Genome-wide intrinsic curvature calculation
The bend.it algorithm , kindly provided by Dr. S. Pongor for local runs, was used to obtain the IC values (°/helical turn) for each base on the individual chromosomes which were binned into 200 Kbase segments. The default window size (31 bp), bendability values from nucleosome binding and DNaseI parameters were used. In-house scripts either in Python or in R programming languages were developed to filter and/or further analyze results. For visualization, wiggle (WIG) files were generated for each chromosome.
Genome-wide regional integrated intrinsic curvature calculation
The RIIC score was calculated as the area under the curvature plot using the Riemann sum. To assess if the T. brucei subtelomeric and VSG array regions have a significantly higher RIIC score than the rest of the genome, their RIIC score was compared to a density function representing the population of RIIC scores for equal-length regions in the genome as in . A region was considered highly curved if the RIIC score was bigger than the 95% confidence interval for the population. The genome wide search for high RIIC regions was performed as in  with minor modifications. Briefly, every chromosome was scanned for 600 bp regions with a RIIC score greater than the 80th percentile value for that chromosome. For the counting of T. cruzi SSRs associated with high RIIC, two criteria were established. Namely, a SSR was not considered if it presented internal sequencing gaps and/or was defined by polycistronic units of less than 6 genes.
To test the association between high RIIC containing and H4K10ac containing regions a contingency matrix was built for each chromosome. The matrix was constructed by classifying genomic regions as containing both signals, only one signal or none and counting each instance. The independence of both variables was tested using the Fisher exact test in R using a p value of 0.01 to define significance. The statistical correlation of these regions was tested using the Mathews correlation coefficient working on the previously generated contingency matrix.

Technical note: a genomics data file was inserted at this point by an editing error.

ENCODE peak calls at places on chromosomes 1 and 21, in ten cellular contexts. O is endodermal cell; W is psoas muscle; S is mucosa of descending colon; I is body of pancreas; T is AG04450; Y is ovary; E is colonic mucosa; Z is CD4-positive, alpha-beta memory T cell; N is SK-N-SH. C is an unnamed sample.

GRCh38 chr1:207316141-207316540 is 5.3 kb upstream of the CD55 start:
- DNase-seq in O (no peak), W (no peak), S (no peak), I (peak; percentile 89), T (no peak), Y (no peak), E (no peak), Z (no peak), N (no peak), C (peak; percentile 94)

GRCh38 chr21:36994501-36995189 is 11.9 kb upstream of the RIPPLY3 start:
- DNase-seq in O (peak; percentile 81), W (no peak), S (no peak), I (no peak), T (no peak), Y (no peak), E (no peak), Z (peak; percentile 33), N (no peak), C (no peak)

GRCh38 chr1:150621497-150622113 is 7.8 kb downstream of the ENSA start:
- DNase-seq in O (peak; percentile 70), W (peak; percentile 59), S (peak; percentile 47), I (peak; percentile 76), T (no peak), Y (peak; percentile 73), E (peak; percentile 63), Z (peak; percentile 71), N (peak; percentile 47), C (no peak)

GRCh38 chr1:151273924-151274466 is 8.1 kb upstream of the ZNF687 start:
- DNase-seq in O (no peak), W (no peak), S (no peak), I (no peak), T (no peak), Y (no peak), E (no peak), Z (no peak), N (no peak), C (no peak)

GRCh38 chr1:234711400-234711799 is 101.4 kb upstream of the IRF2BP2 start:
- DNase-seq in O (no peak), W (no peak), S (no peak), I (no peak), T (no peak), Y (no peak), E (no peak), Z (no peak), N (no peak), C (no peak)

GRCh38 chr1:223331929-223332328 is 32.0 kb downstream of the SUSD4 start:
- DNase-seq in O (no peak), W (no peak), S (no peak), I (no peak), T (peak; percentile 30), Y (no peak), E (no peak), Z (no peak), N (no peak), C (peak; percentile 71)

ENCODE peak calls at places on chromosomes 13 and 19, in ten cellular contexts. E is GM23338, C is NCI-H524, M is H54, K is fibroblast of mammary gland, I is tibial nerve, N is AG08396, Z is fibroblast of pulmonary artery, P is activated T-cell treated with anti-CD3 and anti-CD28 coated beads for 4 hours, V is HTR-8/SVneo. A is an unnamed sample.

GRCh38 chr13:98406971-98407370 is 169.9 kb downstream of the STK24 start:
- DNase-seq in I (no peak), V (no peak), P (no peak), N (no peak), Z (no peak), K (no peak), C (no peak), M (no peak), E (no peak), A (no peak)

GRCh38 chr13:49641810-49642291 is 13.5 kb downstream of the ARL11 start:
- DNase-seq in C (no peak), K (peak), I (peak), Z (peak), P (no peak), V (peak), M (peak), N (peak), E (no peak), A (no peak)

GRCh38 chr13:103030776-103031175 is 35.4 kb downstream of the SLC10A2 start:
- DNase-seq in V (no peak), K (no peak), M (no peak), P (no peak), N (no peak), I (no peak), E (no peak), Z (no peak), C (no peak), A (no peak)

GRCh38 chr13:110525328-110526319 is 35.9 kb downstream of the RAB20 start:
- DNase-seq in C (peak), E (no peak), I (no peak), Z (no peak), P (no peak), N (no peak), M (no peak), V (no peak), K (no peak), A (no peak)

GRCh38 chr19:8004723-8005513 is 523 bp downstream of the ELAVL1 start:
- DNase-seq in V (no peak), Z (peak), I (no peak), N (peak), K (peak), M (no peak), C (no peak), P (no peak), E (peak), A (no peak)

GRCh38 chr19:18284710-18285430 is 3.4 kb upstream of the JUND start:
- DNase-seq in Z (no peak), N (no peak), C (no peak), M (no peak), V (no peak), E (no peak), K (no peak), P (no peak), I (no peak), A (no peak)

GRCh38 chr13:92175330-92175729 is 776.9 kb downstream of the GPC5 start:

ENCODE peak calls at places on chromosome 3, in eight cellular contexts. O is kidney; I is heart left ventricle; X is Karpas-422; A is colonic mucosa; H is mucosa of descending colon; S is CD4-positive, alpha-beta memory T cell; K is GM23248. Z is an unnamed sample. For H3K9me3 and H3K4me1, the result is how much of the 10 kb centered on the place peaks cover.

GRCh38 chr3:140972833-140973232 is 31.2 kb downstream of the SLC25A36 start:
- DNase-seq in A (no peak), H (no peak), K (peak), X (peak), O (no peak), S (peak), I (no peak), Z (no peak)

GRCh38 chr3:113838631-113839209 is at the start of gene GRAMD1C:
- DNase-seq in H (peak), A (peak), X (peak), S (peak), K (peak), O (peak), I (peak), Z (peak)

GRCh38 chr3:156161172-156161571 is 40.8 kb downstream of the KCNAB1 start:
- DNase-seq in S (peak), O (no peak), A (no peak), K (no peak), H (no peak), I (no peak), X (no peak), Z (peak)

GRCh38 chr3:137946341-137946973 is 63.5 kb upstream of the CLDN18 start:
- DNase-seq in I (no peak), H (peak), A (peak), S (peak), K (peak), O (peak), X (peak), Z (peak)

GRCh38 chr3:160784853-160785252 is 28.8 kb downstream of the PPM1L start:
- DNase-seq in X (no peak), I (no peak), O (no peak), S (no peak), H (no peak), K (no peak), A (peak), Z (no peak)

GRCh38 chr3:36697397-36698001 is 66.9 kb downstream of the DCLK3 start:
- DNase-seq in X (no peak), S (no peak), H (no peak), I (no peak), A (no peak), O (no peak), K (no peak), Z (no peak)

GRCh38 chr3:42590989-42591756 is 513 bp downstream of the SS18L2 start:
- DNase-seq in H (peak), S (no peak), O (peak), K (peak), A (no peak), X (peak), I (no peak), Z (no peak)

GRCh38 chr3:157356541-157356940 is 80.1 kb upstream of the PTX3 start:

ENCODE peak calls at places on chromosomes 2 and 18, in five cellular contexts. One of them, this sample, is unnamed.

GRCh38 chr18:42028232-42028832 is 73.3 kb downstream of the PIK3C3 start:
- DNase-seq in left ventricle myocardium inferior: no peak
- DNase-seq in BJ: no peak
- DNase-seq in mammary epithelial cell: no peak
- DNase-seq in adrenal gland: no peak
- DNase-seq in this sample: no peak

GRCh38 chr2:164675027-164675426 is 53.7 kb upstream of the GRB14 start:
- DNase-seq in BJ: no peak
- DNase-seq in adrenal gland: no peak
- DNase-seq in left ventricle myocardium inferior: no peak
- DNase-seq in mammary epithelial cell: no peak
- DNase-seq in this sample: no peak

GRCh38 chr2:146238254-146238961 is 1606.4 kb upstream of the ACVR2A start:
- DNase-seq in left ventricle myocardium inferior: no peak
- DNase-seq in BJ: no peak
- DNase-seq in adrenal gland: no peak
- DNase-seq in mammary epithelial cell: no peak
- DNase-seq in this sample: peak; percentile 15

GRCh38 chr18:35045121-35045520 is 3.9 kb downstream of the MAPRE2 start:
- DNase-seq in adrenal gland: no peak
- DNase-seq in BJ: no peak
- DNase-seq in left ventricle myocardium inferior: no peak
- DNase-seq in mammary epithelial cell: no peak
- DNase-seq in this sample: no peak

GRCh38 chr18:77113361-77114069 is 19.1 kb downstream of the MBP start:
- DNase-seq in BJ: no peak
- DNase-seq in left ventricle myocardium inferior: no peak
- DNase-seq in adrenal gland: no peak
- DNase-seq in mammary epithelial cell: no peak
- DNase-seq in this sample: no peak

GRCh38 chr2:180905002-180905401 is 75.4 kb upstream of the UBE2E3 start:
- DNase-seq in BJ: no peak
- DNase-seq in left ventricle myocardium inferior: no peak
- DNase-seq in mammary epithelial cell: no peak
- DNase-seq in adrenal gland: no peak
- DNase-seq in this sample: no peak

For the analysis of motif-based sequence associated to the regions of high intrinsic curvature, the MEME suite was used. The search was performed on a fragment of T. brucei chromosome 9 spanning bases from 1 to 319,439 (the VSG array region). A total of 103 sequences surrounding 30 bp each high IC peak were selected for motif discovery. The randomly shuffled sequences were also submitted to the MEME suite as control.
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PS participated in the design of the study, carried out the data analyses, discussed the results and drafted the manuscript. NME participated in the design of the study and discussed the results. BG conceived and participated in the design of the study, discussed the results and drafted the manuscript. All authors read and approved the final manuscript.
We acknowledge Dr. R. Sabatini and Dr. N. Siegel for providing T. brucei Chip-seq data for H4K10ac and base J.
The authors declare that they have no competing interests.
Availability of data and materials
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This work was supported by Fondo Clemente Estable (Agencia Nacional de Investigación e Innovación); Comisión Sectorial de Investigación Científica (Universidad de la República) and Programa de Desarrollo de Ciencias Básicas. PS received a Ph.D. fellowship from Agencia Nacional de Investigación e Innovación in Uruguay.